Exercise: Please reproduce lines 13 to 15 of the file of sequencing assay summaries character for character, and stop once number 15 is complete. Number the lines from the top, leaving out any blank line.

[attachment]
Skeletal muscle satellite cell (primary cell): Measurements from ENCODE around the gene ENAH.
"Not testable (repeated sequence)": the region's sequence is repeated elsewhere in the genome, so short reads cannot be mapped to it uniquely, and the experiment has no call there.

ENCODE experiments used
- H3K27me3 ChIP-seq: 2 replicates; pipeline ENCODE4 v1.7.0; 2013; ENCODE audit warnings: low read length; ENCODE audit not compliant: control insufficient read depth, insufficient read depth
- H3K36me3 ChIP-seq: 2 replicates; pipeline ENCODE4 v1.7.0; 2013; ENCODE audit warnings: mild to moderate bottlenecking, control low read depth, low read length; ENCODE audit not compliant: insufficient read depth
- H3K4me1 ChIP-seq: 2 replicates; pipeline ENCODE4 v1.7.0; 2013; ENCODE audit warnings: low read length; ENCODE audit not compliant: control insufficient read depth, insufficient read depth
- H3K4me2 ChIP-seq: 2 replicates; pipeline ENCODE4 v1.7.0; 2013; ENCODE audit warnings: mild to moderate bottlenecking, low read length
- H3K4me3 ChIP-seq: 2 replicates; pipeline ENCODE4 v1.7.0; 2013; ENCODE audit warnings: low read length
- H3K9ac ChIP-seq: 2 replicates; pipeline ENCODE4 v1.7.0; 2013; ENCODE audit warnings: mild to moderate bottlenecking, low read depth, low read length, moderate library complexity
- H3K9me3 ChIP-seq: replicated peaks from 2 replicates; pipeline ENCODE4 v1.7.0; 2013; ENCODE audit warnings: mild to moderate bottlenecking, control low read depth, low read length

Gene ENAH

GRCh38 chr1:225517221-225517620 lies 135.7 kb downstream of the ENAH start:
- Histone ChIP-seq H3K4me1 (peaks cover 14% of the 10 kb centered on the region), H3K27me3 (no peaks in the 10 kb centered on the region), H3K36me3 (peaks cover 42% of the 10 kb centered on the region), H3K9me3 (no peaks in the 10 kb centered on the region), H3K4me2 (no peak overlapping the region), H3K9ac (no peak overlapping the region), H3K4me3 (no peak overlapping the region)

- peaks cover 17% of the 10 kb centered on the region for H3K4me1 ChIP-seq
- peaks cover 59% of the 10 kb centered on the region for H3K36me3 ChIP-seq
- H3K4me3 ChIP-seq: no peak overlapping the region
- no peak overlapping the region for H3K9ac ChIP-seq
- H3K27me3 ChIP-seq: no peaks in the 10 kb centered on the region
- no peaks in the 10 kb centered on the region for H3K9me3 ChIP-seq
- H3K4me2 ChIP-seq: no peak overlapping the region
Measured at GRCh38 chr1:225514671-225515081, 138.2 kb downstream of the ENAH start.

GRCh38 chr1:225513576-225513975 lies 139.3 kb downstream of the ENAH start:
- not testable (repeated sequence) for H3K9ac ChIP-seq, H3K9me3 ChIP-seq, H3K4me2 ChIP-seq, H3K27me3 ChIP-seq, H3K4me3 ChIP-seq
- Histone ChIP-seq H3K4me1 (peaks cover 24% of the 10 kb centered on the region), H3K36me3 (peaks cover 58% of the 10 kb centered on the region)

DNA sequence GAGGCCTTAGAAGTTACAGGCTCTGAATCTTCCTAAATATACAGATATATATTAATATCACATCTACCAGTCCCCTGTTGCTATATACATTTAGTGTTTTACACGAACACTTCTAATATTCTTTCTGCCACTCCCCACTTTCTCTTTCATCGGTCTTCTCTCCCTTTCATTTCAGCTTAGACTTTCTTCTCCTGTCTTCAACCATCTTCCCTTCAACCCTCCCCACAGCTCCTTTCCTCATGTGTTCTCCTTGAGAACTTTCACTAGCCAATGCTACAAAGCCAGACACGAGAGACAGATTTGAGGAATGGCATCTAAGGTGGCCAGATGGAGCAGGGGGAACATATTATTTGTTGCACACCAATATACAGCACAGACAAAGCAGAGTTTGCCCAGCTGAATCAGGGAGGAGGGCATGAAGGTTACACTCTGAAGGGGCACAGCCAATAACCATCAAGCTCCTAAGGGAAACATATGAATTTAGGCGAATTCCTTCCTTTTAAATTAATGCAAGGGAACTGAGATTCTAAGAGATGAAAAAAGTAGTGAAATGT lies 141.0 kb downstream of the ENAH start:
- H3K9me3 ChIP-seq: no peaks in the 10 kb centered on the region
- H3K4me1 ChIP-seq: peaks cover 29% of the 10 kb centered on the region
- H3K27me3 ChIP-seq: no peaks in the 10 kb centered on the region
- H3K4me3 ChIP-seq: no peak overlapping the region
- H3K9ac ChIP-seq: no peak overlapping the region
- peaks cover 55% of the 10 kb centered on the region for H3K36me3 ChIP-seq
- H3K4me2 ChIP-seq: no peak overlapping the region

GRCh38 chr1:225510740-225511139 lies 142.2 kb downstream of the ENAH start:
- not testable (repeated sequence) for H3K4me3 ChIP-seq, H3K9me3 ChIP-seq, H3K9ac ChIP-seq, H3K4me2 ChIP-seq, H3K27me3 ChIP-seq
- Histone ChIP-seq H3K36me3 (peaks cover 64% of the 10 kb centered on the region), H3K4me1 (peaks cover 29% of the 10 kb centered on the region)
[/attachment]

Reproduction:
- Histone ChIP-seq H3K4me1 (peaks cover 14% of the 10 kb centered on the region), H3K27me3 (no peaks in the 10 kb centered on the region), H3K36me3 (peaks cover 42% of the 10 kb centered on the region), H3K9me3 (no peaks in the 10 kb centered on the region), H3K4me2 (no peak overlapping the region), H3K9ac (no peak overlapping the region), H3K4me3 (no peak overlapping the region)

- peaks cover 17% of the 10 kb centered on the region for H3K4me1 ChIP-seq
- peaks cover 59% of the 10 kb centered on the region for H3K36me3 ChIP-seq